February 4, 2012

Statement from the Campaign for a Fair Settlement

Pending Mortgage Servicing Deal Should Not Give Banks Broad Legal Immunity or Infringe on Future Investigations into Mortgage Securities Market

The Campaign for a Fair Settlement, a coalition of progressive organizations nationally and in states hard hit by the foreclosure crisis working to hold banks accountable for their role in the foreclosure crisis, and protect homeowners and taxpayers, released the following statement today on the pending Mortgage Servicing Deal between Wall Street banks, state attorneys general and the Obama administration.

“With millions of Americans having lost their homes to foreclosure and countless more suffering through a recession caused by the reckless action of Wall Street bankers, we are concerned about the steps being taking by the Department of Housing and Urban Development and the Department of Justice to forgive mortgage lenders for their misdeeds.

“The new mortgage crisis investigative unit co-chaired by New York Attorney General Eric Schneiderman could represent real progress toward holding Wall Street banks accountable for their role in crashing our economy and securing overdue relief for Americans who have seen their home values fall, if it is provided with the resources, investigative authority and capacity needed to do the job. The announcement by Attorney General Schneiderman Friday that he is bringing a major new lawsuit against big banks over the MERS system is an important sign that muscular efforts are underway to fully investigate banks practices with a full inquiry into problems related to mortgages and the residential mortgage-based securities market.

“But we remain deeply concerned about an apparent rush to a deal over mortgage servicing with big banks that could infringe on a full investigation of bank practices.

“A full and unfettered investigation into the role of big banks in creating the mortgage mess and the financial crisis is the only way to truly protect taxpayers and our economy by making it much harder for Wall Street CEOs to again act lawlessly in pursuit of profits at the expense of hardworking Americans.

“Most importantly, we are deeply troubled that a potential sweetheart deal with banks over mortgage servicing could still foreclose on the ability of Attorney General Schneiderman, the Justice Department, and other state attorneys general to conduct the full and complete investigations into the securitization process that Americans deserve. We will be monitoring this issue very carefully out of our deep concern that the full integrity of this investigation is protected.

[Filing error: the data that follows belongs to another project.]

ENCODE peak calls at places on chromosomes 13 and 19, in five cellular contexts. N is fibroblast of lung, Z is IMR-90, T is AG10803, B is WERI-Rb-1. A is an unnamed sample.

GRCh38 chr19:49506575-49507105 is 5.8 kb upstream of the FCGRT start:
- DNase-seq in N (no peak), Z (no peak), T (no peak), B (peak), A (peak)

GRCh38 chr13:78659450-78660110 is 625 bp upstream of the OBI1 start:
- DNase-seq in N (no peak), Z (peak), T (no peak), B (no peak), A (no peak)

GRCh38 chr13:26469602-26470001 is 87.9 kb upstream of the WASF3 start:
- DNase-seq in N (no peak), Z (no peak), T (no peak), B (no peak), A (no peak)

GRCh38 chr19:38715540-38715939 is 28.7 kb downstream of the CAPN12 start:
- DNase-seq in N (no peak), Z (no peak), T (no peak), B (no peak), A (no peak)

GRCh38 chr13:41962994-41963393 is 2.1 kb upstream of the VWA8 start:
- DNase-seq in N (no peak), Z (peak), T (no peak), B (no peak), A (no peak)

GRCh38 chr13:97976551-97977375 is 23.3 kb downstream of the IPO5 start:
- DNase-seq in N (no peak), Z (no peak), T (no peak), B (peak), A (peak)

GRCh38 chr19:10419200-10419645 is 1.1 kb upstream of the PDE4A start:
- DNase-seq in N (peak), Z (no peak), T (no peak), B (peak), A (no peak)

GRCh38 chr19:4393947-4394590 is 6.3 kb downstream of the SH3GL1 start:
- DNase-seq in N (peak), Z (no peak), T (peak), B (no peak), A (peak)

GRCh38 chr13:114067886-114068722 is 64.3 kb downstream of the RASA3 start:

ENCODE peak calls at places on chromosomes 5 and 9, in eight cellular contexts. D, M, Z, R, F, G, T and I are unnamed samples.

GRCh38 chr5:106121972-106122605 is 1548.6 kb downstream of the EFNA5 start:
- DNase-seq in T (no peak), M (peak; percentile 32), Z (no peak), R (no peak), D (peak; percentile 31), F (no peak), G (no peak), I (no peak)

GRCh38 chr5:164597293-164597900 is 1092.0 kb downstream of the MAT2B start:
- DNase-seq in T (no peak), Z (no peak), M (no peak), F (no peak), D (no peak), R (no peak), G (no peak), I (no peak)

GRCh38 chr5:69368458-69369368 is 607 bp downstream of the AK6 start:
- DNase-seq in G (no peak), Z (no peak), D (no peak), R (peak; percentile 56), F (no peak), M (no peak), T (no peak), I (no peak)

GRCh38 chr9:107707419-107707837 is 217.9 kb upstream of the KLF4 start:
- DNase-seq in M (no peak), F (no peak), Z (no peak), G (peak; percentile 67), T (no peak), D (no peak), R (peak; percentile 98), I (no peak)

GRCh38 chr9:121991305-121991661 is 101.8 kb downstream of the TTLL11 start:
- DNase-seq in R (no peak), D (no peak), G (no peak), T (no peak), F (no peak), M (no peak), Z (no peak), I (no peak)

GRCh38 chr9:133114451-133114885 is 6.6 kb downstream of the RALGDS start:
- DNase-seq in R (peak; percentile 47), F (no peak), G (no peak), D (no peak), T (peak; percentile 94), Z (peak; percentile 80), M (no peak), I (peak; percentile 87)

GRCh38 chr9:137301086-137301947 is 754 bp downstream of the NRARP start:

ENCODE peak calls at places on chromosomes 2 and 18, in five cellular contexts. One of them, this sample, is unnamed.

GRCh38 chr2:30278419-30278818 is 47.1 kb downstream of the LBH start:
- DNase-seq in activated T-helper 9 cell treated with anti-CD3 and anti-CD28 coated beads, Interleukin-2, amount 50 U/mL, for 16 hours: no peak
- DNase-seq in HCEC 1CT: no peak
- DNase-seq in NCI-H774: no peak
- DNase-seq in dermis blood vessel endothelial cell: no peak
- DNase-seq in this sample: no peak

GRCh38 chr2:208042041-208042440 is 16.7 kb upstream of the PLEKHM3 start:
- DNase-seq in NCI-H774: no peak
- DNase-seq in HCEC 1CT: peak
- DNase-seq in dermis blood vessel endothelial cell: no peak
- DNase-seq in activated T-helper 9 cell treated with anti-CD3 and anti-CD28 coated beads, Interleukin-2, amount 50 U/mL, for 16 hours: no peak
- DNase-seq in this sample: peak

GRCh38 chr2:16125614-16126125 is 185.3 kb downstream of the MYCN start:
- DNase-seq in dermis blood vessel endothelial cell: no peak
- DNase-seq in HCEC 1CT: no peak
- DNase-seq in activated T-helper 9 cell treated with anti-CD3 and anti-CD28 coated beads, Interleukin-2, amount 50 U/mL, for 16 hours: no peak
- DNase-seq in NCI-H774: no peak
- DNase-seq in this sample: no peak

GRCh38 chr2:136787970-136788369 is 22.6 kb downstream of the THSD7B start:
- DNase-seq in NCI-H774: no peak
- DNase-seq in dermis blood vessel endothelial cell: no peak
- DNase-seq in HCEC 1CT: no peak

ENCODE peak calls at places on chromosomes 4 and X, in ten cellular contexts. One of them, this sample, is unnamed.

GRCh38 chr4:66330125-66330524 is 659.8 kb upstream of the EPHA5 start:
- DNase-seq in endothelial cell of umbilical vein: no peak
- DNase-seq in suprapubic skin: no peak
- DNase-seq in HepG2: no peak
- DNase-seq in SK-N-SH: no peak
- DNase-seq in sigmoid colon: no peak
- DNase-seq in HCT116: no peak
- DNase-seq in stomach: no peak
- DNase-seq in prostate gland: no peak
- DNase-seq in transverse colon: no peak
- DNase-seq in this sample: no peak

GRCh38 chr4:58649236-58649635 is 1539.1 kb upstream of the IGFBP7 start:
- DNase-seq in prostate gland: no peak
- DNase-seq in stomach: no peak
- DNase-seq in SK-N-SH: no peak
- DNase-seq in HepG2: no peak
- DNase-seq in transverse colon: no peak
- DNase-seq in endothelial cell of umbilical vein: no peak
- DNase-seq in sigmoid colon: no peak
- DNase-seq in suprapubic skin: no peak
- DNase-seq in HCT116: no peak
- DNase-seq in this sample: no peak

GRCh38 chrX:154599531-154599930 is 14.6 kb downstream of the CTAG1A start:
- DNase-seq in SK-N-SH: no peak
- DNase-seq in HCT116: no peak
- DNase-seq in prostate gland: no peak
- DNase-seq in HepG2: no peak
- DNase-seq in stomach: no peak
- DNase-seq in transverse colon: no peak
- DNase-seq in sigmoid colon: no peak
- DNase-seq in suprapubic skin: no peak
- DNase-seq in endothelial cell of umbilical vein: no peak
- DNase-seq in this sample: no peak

“To fix the housing market and help the economy recover, any deal with the big banks must prioritize homeowners and taxpayers over Wall Street banks. The mortgage servicing deal should:

  1. Ensure any legal release for banks should be narrowly tailored to ensure there is no infringement on the power of the unit to investigate the residential mortgage-backed securities (RMBS) market;
  2. Guarantee adequate mortgage reductions to fair market value for “underwater” homeowners in all key states hit hard by the foreclosure crisis. A deal that pushes most of the money to California and fails to provide adequate relief for homeowners in other hard-hit states including Florida and Nevada would be deeply misguided. Additional funds should be contributed to ensure other hard-hit states get commensurate relief;
  3. Ensure that there are guaranteed adequate funds set aside for reducing to fair market value the mortgages of homeowners in the African American, Latino and other communities that banks disproportionately targeted with unfair mortgage schemes;
  4. Include the appointment of a strong commissioner with a background in these issues to oversee the terms of the settlement, including clearly defined court enforcement measures and reporting requirements to ensure banks comply with the terms of the deal, and significant penalties for banks that fail to comply. Given the banks history of not complying with prior settlements, clear enforcement capacity and authority are essential; and
  5. Not impair in any way the rights of borrowers to pursue remedies for the damages inflicted upon them in the servicing of their mortgages. The settlement should also not impair the rights of investors – particularly those representing pension funds and retirement accounts –from pursuing their remedies under law for damages inflicted upon them.

“Four years after the housing crash, it is outrageous that there has been no relief for homeowners, no real investigation into banks’ fraudulent practices and no indictments of the bankers who crashed the economy, destroyed home values and killed millions of American jobs. It is time for the administration to show it has the political will to do what’s right for middle class homeowners and the economy.”

The Campaign for a Fair Settlement is a coalition of progressive organizations nationally and in states hit hardest by the foreclosure crisis working to hold banks accountable for their role in the foreclosure crisis, and protect homeowners and taxpayers.